Data load and migration are an integral and central part of any Master Data Management (MDM) implementation.
Most MDM projects involve two types of data loads:
- Initial Data Load (IDL)
- Ongoing Data Loads (ODL)
Data loads occur in various frequencies, which can include:
- One-time – often an IDL
- Real time
The method of the data load must also be considered. Possible methods include:
- Direct SQL load (available in some, but not all, MDM systems)
- Flat file upload facilitated by MDM system’s built-in tools
- Load via API
- Load by data transport, middleware, or ETL tool.
Once the source data has been identified, often with the assistance of client Subject Matter Experts (SMEs), we begin with a data modelling and mapping exercise to ensure the source data will fit the target system. In many cases, is necessary to understand data volumes, amount of duplication, invalid data in fields, missing data in required fields, and other data anomalies and characteristics; this informs the modelling and mapping results and is used in other aspects of MDM implementation, such as for developing match rules and understanding enterprise reference data.
Through the initial modelling and mapping exercise, we also take care to understand the level of confidentiality of the data. If PHI and PII are involved, then we ensure only authorized personnel are allowed to handle the data, and the data must only be handled on client systems. Our consultants are trained to prevent data breaches during data loads.
Mapping considerations often require the assistance of client subject matter experts; in many (most) cases, the data models from the source and target systems do not match, and judgment and experience are required to ensure all data from the source has an appropriate landing place in the target system. In many cases, data transformations are also required, and these must be understood and designed into the load process.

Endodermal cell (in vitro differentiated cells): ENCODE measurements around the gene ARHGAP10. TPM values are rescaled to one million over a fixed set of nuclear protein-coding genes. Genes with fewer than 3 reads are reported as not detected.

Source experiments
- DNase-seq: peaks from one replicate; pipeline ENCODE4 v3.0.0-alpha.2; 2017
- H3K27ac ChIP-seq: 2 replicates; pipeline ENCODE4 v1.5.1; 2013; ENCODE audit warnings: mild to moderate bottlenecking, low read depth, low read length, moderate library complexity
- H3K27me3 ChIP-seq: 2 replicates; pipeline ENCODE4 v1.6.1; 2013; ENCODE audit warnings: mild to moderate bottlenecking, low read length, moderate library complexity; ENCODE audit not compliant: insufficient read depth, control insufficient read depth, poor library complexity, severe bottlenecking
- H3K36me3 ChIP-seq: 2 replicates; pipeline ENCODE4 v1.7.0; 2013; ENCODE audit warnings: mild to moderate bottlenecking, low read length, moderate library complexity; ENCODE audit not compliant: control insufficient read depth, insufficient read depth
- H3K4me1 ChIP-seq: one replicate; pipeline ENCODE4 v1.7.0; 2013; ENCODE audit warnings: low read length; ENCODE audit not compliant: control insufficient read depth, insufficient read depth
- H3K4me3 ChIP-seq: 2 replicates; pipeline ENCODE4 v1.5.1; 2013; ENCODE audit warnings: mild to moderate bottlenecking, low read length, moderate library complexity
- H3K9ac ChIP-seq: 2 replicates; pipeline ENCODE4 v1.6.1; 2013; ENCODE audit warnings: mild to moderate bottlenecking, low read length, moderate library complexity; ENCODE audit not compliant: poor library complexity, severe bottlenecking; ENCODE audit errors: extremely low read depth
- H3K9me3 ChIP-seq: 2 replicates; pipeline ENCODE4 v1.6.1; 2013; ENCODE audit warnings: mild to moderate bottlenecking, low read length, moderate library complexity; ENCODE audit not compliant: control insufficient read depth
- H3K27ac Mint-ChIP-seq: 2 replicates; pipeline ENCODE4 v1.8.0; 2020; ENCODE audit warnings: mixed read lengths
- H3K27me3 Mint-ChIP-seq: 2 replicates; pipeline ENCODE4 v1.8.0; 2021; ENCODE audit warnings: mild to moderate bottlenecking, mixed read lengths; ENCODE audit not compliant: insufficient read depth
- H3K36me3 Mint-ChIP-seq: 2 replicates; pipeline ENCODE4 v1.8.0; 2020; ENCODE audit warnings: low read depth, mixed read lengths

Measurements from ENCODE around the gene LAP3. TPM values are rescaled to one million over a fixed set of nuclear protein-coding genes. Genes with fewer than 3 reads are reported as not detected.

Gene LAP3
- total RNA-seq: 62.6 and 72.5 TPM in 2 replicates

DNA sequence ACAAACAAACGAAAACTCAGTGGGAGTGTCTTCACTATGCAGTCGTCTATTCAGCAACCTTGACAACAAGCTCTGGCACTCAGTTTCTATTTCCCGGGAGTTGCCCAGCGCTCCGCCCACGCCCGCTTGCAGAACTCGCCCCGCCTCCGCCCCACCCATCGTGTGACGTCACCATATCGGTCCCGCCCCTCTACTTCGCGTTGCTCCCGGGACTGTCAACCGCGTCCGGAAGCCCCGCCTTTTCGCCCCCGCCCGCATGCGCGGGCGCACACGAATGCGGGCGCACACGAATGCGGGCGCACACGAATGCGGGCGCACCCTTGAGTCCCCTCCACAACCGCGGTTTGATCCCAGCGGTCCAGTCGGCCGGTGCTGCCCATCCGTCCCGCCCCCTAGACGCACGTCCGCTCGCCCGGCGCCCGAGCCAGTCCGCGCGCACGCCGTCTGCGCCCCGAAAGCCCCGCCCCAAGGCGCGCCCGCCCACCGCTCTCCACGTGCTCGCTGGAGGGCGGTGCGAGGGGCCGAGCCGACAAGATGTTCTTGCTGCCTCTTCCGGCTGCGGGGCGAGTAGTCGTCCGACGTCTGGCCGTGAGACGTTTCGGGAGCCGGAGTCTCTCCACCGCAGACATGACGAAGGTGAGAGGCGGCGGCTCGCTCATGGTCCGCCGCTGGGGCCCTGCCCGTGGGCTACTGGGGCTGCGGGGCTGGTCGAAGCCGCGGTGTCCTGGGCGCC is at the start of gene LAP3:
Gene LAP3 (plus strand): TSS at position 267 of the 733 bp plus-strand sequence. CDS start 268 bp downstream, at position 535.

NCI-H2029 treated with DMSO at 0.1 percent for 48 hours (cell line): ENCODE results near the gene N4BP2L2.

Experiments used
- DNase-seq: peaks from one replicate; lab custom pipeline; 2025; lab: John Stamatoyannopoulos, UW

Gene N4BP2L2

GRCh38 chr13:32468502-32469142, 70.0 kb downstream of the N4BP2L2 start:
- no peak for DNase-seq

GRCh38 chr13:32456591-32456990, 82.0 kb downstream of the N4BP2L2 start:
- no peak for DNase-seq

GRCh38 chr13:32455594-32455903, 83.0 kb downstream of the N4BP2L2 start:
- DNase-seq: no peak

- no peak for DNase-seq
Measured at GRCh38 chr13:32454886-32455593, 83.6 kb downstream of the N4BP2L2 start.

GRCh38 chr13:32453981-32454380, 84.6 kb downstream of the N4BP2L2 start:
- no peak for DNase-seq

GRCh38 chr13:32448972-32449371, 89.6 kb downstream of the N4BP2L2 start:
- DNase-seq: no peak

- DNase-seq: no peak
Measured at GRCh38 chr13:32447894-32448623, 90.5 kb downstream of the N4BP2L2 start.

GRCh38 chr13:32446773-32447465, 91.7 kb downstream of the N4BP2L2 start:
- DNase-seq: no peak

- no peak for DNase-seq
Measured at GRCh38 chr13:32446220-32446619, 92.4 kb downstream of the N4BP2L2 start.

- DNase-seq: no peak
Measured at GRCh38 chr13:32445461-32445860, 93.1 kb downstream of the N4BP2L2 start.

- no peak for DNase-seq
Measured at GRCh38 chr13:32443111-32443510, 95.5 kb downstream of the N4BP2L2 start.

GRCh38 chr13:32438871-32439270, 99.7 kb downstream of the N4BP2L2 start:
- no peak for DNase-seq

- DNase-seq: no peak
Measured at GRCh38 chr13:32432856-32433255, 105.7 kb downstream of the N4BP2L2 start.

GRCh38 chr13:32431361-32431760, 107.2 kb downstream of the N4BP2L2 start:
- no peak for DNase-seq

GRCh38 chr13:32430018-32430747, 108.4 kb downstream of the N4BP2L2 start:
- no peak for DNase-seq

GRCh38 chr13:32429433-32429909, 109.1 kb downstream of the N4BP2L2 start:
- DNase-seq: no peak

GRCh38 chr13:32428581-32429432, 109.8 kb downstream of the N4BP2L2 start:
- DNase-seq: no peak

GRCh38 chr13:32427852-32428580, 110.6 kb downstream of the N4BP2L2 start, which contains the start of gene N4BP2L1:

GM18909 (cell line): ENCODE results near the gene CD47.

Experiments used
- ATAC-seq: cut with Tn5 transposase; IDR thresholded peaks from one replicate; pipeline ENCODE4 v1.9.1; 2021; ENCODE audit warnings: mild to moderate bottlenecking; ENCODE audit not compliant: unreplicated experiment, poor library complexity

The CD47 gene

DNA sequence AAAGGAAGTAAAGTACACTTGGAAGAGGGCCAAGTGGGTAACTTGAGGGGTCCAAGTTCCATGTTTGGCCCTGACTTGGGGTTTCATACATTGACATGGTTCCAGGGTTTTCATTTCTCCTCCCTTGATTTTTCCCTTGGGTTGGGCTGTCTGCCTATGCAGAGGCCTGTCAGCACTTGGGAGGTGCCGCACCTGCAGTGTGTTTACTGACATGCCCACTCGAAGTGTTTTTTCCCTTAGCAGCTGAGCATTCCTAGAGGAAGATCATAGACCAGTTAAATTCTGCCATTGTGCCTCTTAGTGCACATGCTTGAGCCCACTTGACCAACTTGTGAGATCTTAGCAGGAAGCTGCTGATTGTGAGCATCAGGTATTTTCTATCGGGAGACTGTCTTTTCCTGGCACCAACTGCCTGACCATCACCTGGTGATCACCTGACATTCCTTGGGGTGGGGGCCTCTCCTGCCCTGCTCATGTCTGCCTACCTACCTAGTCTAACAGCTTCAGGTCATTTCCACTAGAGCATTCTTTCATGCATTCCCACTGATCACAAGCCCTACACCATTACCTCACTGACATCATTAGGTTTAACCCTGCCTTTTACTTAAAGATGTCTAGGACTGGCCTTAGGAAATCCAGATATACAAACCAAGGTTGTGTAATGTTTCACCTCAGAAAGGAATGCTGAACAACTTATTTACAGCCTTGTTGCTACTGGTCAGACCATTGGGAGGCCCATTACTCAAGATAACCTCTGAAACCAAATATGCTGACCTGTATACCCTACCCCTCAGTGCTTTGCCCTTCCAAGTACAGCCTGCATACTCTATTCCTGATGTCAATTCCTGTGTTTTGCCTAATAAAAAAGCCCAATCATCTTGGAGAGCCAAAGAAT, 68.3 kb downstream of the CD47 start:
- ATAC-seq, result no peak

Once modelling and mapping are complete, we conduct a small initial data load using a fractional subset of the initial data load set. The initial data load is used to validate the assumptions and design decisions made in the modelling and mapping exercise. The sample data load also is used to confirm connectivity between the source and target, where applicable.
The following are examples of the many things our data teams will validate upon load:
- Record counts must match, and failed records must be accounted for, with reasons for failure understood.
- Data types must be preserved or converted as expected.
- Lists of values must load or map correctly.
- Data integrity must be preserved on a field-by-field basis.
- Field lengths must be validated to avoid truncating data.
- Fields must be mapped correctly between the source and target.
- There must be no corruption due to incompatible character sets or other issues introduced by the transport method.
- NULL vs. blank characters must be handled correctly.
- Date/Time fields must be loaded correctly – either with or without conversion, as needed.
- Examination of failures (or unintended successes) due to required fields and other validation rules.
- Time stamps and other audit information (such as “created by” fields) must be preserved or recorded correctly.
As a rule, Fresh Gravity will automate this process whenever possible and permissible.
Upon validating the sample data load worked correctly, a full data set will be loaded, and the same items will be examined as with the sample load, plus any issues due to volume will also be evaluated.
The process is similar for Ongoing Data Loads (ODL), however, additional considerations come into play, such as:
- Desired behaviour when a record is updated in full or in part.
- Desired behaviour when new records are inserted.
- Source of the ongoing updates can often be different than the source of the initial data load, and these differences must be handled carefully.
- Desired behaviour when records are hard deleted or marked for deletion/inactivation in the source system.
If you need help with a Data Load for your MDM project, please write to us at firstname.lastname@example.org or email@example.com.